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Why did energy regulators deliberately turn out the lights in South Australia?

Hugh Saddler writes in The Conversation (10.2.17) about the blame game between state and federal governments over the power blackouts enforced by South Australia’s electricity regulators. But, the author argues, with much of the state’s gas power offline, the regulators had little choice.

‘Last Wednesday evening, shortly after 6pm local time, around 90,000 homes and businesses in South Australia were deliberately disconnected from the electricity grid for up to an hour. In what is becoming a familiar pattern, this event provoked politicians and political actors to release a stream of claims and counter-claims about what happened and what should be done about it.

‘So why did it actually happen? At the start of the day, electricity was being supplied by a combination of wind power, the two interconnectors from Victoria, and a modest amount of local gas generation. As the day heated up (the temperature in Adelaide hit a maximum of 42℃), demand grew, wind generation fell away, and the volume of electricity supplied by gas generators increased rapidly.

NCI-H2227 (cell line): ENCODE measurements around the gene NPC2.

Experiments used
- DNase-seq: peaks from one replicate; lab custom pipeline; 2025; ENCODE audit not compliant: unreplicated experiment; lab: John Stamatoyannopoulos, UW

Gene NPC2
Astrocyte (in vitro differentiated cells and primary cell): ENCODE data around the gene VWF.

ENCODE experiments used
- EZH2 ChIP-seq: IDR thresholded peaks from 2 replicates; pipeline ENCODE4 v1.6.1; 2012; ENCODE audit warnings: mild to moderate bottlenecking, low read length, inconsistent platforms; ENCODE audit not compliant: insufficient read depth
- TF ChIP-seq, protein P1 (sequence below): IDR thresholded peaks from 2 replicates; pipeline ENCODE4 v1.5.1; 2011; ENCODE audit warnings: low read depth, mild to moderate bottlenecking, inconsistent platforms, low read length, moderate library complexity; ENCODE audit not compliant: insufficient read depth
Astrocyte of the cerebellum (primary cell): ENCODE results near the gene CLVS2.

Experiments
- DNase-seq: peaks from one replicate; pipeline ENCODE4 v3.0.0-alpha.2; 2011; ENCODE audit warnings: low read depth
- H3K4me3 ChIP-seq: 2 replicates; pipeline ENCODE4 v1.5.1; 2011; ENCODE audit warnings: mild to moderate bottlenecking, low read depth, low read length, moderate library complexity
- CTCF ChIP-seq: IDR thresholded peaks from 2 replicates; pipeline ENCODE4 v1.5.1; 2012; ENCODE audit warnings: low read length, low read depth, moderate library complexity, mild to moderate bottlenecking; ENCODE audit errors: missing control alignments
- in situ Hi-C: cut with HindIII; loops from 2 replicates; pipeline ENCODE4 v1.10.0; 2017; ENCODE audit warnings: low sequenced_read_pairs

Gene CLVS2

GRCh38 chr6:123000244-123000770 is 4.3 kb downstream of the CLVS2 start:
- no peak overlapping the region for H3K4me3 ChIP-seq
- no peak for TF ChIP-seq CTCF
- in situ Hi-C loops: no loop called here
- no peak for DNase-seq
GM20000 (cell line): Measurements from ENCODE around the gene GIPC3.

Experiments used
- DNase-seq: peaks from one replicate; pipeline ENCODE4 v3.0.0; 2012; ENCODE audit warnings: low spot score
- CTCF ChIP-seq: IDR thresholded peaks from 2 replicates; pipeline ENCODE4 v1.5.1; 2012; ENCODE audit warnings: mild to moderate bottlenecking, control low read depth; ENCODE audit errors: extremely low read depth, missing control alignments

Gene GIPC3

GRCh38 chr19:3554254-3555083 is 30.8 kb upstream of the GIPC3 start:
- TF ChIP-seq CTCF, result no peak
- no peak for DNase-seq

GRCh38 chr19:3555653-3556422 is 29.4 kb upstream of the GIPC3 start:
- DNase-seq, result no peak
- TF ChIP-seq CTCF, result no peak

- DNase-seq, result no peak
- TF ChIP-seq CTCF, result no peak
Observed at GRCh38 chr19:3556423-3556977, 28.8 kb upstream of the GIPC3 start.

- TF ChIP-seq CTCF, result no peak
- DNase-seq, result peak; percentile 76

‘Half-hourly total state electricity consumption reached its maximum for the day between 5.00pm and 5.30pm, by which time rooftop solar was supplying about 9% of the total. This is a very common pattern on hot days in the state.

‘… High gas prices are the direct result of the huge demand for gas by the three export LNG plants at Gladstone, in Queensland. Gas that might notionally have been used to supply electricity for South Australians is instead being shipped to customers in Asia.

‘Meanwhile, smaller amounts of nominally available gas-fired electricity were also offline in South Australia on Wednesday. We are unlikely to know why until the official reports on the incident are published.’

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